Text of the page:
(Dazed kitteh from ICHC? captioned by me, Sungold)
Despite having foolishly booked my return flight to Ohio through Chicago, I managed to avoid getting stuck there in last weekend’s blizzard – only to be snowbound with the kids all this week. We’ve had three full snow days and two mornings with two-hour delays. The high school kids didn’t get to take their final exams today; my fifth-grader and his friends have to postpone their geography fair until January; and neither of my kids had math even once this week, since that’s scheduled first thing every morning.
A walloping half-foot of snow has fallen over the course of the week, maybe a tad more.
We here in Athens, Ohio, are not like Seattle or Atlanta, where snow takes everyone by surprise. We get it every darn winter. Here in southeast Ohio, we actually get less snow than, say, Cleveland, but my students from Cleveland laugh at our inability to carry on with school once a snowflake sticks to the ground.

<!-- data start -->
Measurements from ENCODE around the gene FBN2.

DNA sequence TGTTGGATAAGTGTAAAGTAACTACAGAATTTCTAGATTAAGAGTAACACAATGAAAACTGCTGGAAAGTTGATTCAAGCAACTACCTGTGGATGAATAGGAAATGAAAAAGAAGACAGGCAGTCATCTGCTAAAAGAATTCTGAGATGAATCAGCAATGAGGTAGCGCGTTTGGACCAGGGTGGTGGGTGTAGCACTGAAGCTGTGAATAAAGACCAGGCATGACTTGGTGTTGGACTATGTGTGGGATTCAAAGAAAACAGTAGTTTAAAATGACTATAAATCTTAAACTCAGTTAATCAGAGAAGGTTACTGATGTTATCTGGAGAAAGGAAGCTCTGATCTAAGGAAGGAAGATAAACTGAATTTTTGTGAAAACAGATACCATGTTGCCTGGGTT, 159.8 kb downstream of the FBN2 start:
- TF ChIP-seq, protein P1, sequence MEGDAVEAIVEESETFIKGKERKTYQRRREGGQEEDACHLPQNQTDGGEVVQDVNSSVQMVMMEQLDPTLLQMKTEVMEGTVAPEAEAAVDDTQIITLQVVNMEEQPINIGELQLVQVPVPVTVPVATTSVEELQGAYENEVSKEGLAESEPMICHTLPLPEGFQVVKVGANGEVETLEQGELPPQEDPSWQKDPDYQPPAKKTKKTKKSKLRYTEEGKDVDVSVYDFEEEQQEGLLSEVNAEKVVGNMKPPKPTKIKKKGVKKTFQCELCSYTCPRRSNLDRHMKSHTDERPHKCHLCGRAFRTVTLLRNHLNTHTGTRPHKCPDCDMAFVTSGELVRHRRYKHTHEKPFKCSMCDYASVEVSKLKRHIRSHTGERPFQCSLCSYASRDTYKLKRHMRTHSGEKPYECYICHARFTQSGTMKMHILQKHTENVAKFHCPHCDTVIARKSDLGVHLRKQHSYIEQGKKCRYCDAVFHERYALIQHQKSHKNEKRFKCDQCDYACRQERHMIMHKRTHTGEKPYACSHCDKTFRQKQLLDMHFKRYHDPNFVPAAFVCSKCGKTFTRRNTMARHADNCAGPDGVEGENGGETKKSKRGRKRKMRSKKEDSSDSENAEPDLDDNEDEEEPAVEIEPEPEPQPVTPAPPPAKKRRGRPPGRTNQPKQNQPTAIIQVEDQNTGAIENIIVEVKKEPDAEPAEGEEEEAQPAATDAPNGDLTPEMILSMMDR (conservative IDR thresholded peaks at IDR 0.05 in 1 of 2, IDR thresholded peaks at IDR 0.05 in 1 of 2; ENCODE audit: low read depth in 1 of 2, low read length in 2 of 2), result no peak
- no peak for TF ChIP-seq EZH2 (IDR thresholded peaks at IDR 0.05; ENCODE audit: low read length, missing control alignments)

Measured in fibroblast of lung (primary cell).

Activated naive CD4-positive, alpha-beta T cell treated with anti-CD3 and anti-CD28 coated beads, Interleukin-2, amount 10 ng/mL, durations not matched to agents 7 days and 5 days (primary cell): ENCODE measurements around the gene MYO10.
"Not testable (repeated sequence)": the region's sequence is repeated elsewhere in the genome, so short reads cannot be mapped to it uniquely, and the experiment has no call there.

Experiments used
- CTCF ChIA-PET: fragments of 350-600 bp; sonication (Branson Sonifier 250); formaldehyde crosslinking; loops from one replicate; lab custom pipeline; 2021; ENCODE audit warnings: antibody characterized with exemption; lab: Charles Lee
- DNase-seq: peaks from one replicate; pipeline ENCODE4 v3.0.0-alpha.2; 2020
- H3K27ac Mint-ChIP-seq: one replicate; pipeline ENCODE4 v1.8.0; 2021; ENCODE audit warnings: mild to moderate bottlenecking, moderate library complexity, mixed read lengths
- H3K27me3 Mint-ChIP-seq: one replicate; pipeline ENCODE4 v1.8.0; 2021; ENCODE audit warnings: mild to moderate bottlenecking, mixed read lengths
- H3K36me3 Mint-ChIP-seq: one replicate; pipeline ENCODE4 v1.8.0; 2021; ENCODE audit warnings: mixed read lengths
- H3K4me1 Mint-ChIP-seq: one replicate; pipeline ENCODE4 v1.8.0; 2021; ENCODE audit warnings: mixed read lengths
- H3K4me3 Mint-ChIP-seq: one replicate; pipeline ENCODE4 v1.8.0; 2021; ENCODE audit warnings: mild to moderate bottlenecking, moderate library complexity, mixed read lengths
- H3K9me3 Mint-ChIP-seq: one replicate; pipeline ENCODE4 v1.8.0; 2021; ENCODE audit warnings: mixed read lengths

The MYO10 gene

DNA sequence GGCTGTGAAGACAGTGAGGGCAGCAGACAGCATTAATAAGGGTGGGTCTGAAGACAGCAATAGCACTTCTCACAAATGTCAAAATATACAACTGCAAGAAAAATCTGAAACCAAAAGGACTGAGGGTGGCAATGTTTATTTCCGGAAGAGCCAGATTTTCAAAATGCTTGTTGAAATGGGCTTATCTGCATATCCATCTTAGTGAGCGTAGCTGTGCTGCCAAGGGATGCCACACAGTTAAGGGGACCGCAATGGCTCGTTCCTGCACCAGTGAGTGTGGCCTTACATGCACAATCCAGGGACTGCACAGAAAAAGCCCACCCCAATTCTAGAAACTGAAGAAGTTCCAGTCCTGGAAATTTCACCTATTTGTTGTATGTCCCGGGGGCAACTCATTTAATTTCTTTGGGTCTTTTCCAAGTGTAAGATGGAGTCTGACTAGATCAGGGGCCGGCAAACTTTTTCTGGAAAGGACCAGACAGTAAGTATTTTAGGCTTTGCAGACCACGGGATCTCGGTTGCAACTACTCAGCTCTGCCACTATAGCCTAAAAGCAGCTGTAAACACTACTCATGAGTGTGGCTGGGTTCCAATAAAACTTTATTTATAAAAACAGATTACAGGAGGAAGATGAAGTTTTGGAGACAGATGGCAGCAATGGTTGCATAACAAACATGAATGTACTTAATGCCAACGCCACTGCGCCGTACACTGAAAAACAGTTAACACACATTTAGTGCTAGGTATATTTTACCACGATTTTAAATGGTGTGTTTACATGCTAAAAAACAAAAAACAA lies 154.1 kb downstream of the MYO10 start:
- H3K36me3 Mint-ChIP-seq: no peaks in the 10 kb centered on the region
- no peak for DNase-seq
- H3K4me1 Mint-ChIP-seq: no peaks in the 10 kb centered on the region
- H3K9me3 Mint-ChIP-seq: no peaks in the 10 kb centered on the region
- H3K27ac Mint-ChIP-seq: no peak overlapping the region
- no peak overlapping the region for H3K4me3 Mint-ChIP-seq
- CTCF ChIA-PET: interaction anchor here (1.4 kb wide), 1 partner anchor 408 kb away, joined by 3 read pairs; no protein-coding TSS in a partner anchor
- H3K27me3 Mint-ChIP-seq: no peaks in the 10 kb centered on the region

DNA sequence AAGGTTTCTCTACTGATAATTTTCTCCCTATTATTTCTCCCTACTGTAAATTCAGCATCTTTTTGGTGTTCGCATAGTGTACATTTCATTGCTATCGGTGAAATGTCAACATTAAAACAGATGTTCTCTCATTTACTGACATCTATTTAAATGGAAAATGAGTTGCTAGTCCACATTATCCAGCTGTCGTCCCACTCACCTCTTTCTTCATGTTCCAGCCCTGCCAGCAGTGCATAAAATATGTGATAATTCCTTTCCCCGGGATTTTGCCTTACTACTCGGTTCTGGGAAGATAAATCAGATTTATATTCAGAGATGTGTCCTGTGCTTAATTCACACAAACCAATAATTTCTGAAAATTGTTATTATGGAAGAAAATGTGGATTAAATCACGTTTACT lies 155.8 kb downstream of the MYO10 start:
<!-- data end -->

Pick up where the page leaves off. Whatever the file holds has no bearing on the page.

The problem, this year and every year, is that we don’t have the equipment to clear the snow quickly. We don’t have the manpower. The city does pretty well at clearing the main streets, but the county roads remain impassible. It’s all a function of money. You could just as well call many of our snow days “poverty days.”
It’s not even the first day of winter, and we’ve already blown through all our snow days. In fact, thanks to our “tornado day” back in September, we’re one in the hole. Our inestimably wise legislators reduced our allotment of calamity days from five to three, starting this fall. I guess they thought our kids would get more edumacated this way. Instead, we’re likely to have a few dozen more two-hour delays between now and March. To make up the snow days that we’re sure to have in the new year, we’ll lose every holiday except MLK and Memorial Day. The school year will extend into the summer, like it does every year. And our kids will miss a month or so of math.
(From ICHC? captioned by me, Sungold)